Andrés Castro Samayoa, an assistant professor in the Lynch School of Education and Human Development, was named one of 11 Mellon Emerging Faculty Leaders for 2021, the Institute for Citizens & Scholars has announced. He is the first Boston College faculty member to receive the honor.
Funded by the Andrew W. Mellon Foundation, the MEFL awards support
junior faculty whose research focuses on contemporary American history,
culture, and society, and who are committed to the creation of an
inclusive campus community for underrepresented students and scholars.
Castro Samayoa, a member of the Lynch School’s Education Leadership and Higher Education department, was recognized for his work drawing from sociological and historical methodologies focused on Minority Serving Institutions, a subset of more than 600 federally designated colleges and universities in the United States. His project examines how administrative data and the construction of racial and ethnic markers are used to develop policies to advance equity in education.
“We are thrilled that Andrés has won this very competitive award,” said Stanton E. F. Wortham, the Charles F. Donovan, S.J., Dean of the Lynch School. “The honor recognizes both his highly regarded research on access and equity in higher education and his exemplary character as a university citizen. As much as any other colleague, Andrés brings together faculty and students to build community and create substantive engagements that benefit the entire school. We are grateful that he will use this award to enrich our collective life further.”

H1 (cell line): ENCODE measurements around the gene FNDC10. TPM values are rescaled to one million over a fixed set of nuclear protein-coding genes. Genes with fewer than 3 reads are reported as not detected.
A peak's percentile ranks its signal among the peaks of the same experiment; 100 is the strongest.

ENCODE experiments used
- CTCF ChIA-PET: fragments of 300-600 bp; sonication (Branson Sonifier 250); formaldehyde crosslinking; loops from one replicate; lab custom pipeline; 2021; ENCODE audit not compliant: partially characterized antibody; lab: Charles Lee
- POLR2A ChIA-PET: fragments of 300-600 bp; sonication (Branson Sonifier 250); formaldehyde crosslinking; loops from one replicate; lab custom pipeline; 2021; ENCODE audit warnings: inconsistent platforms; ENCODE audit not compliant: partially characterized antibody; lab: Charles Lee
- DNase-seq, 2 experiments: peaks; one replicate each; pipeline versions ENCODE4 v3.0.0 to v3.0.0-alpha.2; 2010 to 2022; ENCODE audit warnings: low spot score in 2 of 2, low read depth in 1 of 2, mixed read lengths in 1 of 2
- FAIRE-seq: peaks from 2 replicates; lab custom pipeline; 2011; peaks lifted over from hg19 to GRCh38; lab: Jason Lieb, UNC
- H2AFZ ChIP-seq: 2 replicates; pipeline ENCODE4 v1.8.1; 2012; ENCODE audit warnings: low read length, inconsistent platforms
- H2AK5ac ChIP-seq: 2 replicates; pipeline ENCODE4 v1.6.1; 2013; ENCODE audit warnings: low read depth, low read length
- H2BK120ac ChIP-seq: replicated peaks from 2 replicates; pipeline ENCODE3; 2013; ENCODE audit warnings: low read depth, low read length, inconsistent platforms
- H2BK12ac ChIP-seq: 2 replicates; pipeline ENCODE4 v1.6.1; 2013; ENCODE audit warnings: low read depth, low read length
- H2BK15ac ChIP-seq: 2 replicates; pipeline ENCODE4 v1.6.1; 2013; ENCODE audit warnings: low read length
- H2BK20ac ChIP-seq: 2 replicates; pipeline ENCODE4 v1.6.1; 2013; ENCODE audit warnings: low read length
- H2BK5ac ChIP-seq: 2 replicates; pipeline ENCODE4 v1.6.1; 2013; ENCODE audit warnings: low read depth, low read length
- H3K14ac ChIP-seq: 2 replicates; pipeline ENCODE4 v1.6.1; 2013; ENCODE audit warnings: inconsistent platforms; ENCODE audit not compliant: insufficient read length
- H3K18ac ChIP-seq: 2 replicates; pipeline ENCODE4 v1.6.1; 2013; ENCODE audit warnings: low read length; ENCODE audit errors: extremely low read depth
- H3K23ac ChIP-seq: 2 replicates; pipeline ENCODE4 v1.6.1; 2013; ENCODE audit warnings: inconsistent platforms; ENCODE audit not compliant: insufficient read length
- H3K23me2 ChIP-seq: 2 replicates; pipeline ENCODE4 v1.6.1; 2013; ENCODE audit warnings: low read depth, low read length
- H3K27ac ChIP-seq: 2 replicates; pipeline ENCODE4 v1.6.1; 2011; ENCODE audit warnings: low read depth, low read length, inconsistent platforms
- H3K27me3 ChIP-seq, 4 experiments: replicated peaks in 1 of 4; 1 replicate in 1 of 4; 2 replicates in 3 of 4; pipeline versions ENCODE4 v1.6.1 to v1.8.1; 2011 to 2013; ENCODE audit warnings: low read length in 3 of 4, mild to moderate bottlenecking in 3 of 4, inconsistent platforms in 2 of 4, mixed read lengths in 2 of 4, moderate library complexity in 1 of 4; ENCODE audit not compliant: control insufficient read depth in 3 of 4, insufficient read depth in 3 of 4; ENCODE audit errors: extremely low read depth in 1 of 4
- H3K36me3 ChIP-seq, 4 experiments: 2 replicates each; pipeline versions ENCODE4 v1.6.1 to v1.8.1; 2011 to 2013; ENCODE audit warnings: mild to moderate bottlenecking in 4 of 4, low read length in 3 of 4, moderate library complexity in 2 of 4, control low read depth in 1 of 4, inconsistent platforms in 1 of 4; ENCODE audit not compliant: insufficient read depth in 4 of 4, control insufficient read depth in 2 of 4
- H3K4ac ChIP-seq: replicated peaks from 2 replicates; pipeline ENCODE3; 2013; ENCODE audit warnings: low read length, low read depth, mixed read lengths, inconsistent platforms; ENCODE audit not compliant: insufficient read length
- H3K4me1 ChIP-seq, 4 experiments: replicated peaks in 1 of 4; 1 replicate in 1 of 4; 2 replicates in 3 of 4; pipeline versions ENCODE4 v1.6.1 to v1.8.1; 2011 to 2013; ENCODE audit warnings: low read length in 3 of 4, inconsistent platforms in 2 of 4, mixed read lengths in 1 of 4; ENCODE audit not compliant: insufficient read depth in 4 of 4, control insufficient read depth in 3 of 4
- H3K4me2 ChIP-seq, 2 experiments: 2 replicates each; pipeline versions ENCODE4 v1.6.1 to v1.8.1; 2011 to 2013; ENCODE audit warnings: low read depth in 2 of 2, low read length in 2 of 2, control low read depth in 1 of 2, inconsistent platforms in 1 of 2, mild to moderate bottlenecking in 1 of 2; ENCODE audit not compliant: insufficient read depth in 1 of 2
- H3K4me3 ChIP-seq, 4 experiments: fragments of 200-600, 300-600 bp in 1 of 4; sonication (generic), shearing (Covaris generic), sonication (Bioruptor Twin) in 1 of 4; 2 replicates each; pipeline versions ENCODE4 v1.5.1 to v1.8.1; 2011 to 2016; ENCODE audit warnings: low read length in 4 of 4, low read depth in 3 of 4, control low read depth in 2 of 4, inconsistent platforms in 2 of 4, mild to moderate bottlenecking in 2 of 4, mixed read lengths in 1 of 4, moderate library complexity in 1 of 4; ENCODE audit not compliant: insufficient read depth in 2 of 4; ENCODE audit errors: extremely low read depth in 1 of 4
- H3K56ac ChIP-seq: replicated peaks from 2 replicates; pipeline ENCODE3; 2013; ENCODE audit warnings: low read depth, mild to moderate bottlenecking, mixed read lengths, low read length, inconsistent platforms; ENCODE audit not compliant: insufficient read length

The MEFL award is designed to free the time of junior faculty working toward tenure, including those from underrepresented groups and others committed to eradicating disparities in their respective fields, so they can engage in and build support for systems, networks, and affinity groups that make their fields and campuses more inclusive. The awardees were selected through a competitive interview process by a selection committee of four former and current university leaders with various academic and research backgrounds.
Established in 2015, the MEFL program has now supported more than 50 junior faculty who represent the next generation of leaders and scholars in the humanities and social sciences, and who are poised to play a significant role in shaping American higher education. Founded in 1945, the Princeton, N.J.-based Institute for Citizens & Scholars, formerly the Woodrow Wilson National Fellowship Foundation, administers the MEFL program.
Phil Gloudemans | University Communications | May 2021